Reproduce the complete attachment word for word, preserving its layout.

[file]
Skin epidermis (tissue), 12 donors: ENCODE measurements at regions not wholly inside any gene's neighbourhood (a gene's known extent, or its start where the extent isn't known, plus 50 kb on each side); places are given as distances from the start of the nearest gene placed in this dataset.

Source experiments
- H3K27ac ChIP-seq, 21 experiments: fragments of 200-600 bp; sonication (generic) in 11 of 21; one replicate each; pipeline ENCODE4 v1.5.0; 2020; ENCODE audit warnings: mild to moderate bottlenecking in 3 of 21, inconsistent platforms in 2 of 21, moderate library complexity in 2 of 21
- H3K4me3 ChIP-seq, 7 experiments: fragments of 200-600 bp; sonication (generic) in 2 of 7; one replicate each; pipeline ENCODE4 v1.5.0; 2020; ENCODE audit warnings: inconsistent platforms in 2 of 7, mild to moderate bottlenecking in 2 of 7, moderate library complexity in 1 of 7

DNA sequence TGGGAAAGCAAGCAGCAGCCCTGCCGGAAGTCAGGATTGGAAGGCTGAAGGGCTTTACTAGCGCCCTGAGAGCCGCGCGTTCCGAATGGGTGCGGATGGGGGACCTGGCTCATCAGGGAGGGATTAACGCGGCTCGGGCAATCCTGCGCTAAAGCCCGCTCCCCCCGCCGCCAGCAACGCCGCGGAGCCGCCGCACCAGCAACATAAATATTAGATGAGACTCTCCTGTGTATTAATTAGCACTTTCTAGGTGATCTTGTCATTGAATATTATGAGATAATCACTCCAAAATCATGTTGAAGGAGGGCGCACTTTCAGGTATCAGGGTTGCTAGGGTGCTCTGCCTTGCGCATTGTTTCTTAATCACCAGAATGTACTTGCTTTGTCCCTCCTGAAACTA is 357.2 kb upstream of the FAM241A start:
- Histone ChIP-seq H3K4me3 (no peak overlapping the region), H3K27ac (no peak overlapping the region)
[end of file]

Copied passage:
Skin epidermis (tissue), 12 donors: ENCODE measurements at regions not wholly inside any gene's neighbourhood (a gene's known extent, or its start where the extent isn't known, plus 50 kb on each side); places are given as distances from the start of the nearest gene placed in this dataset.

Source experiments
- H3K27ac ChIP-seq, 21 experiments: fragments of 200-600 bp; sonication (generic) in 11 of 21; one replicate each; pipeline ENCODE4 v1.5.0; 2020; ENCODE audit warnings: mild to moderate bottlenecking in 3 of 21, inconsistent platforms in 2 of 21, moderate library complexity in 2 of 21
- H3K4me3 ChIP-seq, 7 experiments: fragments of 200-600 bp; sonication (generic) in 2 of 7; one replicate each; pipeline ENCODE4 v1.5.0; 2020; ENCODE audit warnings: inconsistent platforms in 2 of 7, mild to moderate bottlenecking in 2 of 7, moderate library complexity in 1 of 7

DNA sequence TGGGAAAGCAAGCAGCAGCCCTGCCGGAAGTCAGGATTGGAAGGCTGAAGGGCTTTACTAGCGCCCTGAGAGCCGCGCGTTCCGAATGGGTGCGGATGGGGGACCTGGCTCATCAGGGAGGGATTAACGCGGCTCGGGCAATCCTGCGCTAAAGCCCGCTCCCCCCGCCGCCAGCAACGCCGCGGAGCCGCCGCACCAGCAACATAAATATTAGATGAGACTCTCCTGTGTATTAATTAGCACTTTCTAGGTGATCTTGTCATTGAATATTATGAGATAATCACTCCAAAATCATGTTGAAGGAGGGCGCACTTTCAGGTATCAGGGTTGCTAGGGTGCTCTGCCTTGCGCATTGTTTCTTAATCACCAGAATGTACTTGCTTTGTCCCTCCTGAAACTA is 357.2 kb upstream of the FAM241A start:
- Histone ChIP-seq H3K4me3 (no peak overlapping the region), H3K27ac (no peak overlapping the region)